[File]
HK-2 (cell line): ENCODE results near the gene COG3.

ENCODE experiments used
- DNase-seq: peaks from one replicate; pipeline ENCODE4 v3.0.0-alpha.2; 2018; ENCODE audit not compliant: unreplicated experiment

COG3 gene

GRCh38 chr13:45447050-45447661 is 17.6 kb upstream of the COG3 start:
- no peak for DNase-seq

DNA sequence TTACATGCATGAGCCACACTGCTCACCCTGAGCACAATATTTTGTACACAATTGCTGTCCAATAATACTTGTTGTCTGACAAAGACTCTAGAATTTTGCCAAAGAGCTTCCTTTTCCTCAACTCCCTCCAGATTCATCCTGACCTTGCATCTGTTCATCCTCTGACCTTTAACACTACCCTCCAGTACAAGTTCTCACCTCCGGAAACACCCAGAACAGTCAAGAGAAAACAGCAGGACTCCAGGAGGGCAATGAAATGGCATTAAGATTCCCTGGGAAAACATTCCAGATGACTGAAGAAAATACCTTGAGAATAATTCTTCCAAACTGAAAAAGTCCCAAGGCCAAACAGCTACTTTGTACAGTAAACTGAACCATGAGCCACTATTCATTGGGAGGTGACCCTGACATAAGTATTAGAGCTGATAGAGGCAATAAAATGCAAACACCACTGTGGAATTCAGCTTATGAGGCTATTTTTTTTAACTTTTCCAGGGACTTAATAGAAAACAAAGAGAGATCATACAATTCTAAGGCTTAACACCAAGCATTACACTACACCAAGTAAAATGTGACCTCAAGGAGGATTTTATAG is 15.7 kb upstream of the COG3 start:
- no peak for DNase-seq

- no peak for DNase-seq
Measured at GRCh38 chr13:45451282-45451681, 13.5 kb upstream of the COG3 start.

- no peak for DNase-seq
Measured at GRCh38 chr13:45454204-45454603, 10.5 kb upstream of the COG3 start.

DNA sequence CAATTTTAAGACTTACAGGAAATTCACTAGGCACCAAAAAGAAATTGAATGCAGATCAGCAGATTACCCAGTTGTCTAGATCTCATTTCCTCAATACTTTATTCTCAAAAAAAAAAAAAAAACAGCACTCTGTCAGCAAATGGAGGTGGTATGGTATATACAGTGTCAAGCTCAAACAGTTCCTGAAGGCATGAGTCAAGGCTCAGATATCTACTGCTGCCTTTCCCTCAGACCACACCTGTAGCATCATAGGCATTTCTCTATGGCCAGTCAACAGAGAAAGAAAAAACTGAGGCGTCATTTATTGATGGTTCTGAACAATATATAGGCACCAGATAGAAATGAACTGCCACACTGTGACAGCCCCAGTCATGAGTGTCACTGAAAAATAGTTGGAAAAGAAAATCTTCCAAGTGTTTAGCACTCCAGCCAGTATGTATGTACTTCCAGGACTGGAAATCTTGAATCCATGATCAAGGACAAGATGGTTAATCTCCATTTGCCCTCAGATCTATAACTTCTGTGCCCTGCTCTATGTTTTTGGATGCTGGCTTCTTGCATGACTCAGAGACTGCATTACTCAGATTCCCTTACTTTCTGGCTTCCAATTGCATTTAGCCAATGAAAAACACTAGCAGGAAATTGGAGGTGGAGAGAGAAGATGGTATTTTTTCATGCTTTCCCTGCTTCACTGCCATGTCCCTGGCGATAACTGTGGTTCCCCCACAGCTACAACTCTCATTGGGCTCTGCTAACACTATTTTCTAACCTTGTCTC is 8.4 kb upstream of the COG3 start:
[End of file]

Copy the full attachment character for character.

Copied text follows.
HK-2 (cell line): ENCODE results near the gene COG3.

ENCODE experiments used
- DNase-seq: peaks from one replicate; pipeline ENCODE4 v3.0.0-alpha.2; 2018; ENCODE audit not compliant: unreplicated experiment

COG3 gene

GRCh38 chr13:45447050-45447661 is 17.6 kb upstream of the COG3 start:
- no peak for DNase-seq

DNA sequence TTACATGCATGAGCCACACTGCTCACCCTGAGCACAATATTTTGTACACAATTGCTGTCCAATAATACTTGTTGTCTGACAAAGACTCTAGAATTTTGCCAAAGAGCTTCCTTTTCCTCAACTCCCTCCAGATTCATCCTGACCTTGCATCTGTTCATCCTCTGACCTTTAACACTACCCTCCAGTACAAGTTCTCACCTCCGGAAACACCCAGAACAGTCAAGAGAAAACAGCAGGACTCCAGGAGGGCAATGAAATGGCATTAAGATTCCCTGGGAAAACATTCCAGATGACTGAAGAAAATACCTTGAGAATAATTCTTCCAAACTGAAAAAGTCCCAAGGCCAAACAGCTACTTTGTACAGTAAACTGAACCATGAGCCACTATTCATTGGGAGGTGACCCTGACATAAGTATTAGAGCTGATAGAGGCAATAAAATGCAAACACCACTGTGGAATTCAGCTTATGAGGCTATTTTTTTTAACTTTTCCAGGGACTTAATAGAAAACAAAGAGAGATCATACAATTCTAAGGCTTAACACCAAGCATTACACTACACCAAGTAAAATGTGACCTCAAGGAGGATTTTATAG is 15.7 kb upstream of the COG3 start:
- no peak for DNase-seq

- no peak for DNase-seq
Measured at GRCh38 chr13:45451282-45451681, 13.5 kb upstream of the COG3 start.

- no peak for DNase-seq
Measured at GRCh38 chr13:45454204-45454603, 10.5 kb upstream of the COG3 start.

DNA sequence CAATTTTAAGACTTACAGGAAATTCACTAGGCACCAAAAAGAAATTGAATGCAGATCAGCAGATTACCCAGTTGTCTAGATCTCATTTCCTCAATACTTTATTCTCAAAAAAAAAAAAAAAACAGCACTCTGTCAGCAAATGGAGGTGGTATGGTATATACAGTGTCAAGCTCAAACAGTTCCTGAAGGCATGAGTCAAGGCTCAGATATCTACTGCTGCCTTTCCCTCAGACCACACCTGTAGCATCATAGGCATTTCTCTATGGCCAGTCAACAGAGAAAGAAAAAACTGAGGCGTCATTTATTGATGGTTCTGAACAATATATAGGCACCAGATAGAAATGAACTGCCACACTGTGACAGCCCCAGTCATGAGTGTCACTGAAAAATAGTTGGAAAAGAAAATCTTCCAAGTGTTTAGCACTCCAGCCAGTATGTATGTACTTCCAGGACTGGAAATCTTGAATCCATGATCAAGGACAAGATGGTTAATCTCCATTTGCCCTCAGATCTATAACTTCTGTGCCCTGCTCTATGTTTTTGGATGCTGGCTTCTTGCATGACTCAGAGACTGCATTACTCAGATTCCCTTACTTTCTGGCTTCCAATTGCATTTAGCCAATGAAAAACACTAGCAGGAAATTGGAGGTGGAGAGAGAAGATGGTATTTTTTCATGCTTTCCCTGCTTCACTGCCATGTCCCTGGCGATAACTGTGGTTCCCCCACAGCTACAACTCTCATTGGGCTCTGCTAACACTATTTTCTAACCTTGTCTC is 8.4 kb upstream of the COG3 start: